• Between February and August 2012, Odyssey conducted, on behalf of the MHF, a comprehensive non-disturbance survey that completed Project Design Phases 1-2. The wide ranging initiatives applied included side-scan and multibeam sonar, the production of two photomosaics, the recording of all surface features, remote geophysical sensing for ferrous (FADE), non-ferrous (TSS) and other sub-bottom anomalies (SBI), and an environmental and marine biological site assessment contracted to the University of St. Andrews, Scotland. Three sacrificial frames containing metal and wood samples were buried offsite as part of an environmental studies programme. A preliminary report on the Phases 1-2 non-disturbance activities was provided to the MHF and MOD.
  • During these surveys, additional substantial damage to the site was documented and published in Balchin's Victory (Site 25C): Shipwreck Monitoring & Cannon Impacts, which was supplied to the MOD Advisory Group and subsequently released to the public and available here. Fishing related impacts included the dragging of cannon 230m away from the wreck mound. Since 2008, all areas of the site had been disturbed.
  • After receiving this report, the MOD Advisory Group requested a revision to the Project Design, which was to focus on the recovery of artefacts considered at risk. This document, HMS Victory, 1744 (Site 25C) – Project Design: Revision A described a programme for the recovery of artefacts at risk was accepted by the MHF and their Scientific Advisory Committee. It was submitted to the MOD in June 2012. The MHF was informed that the MOD is content in principle with the proposals for the recovery of surface artefacts.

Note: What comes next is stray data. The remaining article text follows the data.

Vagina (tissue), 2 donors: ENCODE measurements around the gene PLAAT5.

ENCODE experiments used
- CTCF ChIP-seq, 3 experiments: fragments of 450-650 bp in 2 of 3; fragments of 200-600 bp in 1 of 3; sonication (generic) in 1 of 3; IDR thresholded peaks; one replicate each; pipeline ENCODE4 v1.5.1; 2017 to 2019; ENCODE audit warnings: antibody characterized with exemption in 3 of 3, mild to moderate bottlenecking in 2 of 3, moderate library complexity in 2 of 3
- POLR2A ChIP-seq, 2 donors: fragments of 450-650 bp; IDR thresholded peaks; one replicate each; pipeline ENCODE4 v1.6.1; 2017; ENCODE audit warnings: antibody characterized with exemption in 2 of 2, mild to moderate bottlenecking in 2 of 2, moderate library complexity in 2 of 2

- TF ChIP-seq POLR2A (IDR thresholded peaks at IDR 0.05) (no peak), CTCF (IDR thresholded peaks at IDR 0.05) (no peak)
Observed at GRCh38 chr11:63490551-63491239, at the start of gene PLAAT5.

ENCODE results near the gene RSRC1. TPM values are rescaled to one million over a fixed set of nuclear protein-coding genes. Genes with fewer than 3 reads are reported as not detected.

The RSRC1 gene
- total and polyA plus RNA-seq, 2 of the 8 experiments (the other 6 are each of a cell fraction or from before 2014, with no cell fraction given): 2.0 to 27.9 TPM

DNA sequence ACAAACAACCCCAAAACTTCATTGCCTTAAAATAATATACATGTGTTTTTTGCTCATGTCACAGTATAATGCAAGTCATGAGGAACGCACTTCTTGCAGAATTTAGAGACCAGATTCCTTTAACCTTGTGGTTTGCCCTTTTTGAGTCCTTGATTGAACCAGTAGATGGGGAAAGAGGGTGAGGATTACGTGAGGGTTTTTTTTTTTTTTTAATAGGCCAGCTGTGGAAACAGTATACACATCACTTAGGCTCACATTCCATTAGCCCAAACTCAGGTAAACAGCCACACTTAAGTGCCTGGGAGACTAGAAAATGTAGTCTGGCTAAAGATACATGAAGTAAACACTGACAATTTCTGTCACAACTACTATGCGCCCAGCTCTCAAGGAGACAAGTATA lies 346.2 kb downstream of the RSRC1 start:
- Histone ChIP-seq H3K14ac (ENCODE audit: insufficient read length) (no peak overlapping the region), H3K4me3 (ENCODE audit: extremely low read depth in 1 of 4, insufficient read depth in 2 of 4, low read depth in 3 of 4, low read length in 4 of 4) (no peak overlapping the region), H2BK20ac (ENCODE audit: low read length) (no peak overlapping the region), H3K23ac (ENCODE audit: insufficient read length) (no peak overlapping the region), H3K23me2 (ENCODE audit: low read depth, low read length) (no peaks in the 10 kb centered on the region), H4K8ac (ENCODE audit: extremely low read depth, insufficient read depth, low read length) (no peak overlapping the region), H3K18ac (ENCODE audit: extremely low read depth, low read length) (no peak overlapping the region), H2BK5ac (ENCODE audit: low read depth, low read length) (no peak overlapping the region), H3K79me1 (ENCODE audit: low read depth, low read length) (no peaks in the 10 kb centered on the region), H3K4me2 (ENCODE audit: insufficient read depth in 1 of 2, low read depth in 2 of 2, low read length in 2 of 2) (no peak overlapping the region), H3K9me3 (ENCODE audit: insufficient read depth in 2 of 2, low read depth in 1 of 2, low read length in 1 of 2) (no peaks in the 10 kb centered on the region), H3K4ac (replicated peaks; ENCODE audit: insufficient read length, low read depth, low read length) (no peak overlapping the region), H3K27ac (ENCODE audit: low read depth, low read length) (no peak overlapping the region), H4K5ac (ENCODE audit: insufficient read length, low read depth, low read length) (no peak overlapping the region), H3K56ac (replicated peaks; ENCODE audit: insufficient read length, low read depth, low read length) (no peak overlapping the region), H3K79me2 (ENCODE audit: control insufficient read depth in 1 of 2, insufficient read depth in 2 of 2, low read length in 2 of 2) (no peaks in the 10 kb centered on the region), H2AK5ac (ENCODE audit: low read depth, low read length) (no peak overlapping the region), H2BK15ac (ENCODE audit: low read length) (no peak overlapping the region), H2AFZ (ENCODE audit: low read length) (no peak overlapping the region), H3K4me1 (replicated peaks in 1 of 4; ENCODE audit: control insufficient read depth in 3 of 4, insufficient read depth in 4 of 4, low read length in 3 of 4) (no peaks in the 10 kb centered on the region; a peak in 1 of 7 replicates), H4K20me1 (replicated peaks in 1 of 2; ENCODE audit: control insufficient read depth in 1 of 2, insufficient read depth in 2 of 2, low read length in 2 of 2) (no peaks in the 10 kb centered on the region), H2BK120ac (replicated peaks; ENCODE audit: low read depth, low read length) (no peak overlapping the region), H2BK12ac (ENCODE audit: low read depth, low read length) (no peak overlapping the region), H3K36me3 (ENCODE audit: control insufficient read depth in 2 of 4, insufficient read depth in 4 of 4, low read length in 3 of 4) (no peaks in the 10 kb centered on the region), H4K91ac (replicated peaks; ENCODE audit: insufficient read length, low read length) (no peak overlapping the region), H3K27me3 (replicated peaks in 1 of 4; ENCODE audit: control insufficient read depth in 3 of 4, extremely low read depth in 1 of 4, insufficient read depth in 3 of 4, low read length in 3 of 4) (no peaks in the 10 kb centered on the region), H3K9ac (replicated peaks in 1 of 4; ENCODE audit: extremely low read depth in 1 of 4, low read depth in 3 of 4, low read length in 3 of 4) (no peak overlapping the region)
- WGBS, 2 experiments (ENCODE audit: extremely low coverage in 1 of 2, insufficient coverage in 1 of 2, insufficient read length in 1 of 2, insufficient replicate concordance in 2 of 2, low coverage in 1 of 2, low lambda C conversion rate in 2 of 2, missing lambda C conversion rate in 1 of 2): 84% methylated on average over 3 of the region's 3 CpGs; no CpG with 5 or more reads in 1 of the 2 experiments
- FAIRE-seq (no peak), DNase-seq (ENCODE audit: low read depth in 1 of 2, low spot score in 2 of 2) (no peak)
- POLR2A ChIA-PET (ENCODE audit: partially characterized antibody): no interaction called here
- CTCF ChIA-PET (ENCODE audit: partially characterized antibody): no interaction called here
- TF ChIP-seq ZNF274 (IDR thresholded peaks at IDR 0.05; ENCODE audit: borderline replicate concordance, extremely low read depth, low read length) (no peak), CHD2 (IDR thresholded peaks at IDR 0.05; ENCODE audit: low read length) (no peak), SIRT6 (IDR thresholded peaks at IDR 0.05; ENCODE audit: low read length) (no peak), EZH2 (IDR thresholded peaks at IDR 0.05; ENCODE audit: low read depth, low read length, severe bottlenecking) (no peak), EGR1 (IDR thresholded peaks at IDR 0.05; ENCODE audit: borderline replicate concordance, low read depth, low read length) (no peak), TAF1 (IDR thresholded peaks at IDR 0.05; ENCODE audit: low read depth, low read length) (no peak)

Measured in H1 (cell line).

2013

  • In January 2013, the MOD acknowledged to the Maritime Heritage Foundation the threats identified to the Victory site and sought agreement upon Key Management Principles prior to work being undertaken on the site.
  • The Maritime Heritage Foundation provided HMS Victory (Site 25C) Preliminary Results of the Non-Disturbance Shipwreck Survey, 2012 and HMS Victory (1744) Key Management Principles to the MOD in May 2013. The Key Management Principles were developed to enable work to progress to protect the site and artefacts, whilst providing assurances regarding high-standard archaeological principles that will be adhered throughout the course of the project.
  • The site continues to be at risk from nature and man, including documented ongoing fishing activities in the area and illegal looting.

2014

  • The results of the 2012 non-disturbance environmental and marine biology study are published, completing the Foundation and Odyssey’s commitment to a comprehensive non-disturbance study programme.
  • Two meetings are convened by the Department of Media, Culture and Sport, the Minister of Culture, the MoD, the Maritime Heritage Foundation, the Receiver of Wreck and government advisors including English Heritage to discuss the most appropriate means of managing the Victory wreck site.
  • A revised 2014 Project Design specifying the Foundation’s overall plans for a phased approach to the study of Victory, starting with the recovery of at risk surface artefacts and related contexts, and incorporating Key Management Principles, is accepted by the UK Government.
  • The Maritime Heritage Foundation is currently waiting for permission from the Ministry of Defence and a license from the Marine Management Organisation in order to proceed with the recovery of at-risk, surface artifacts.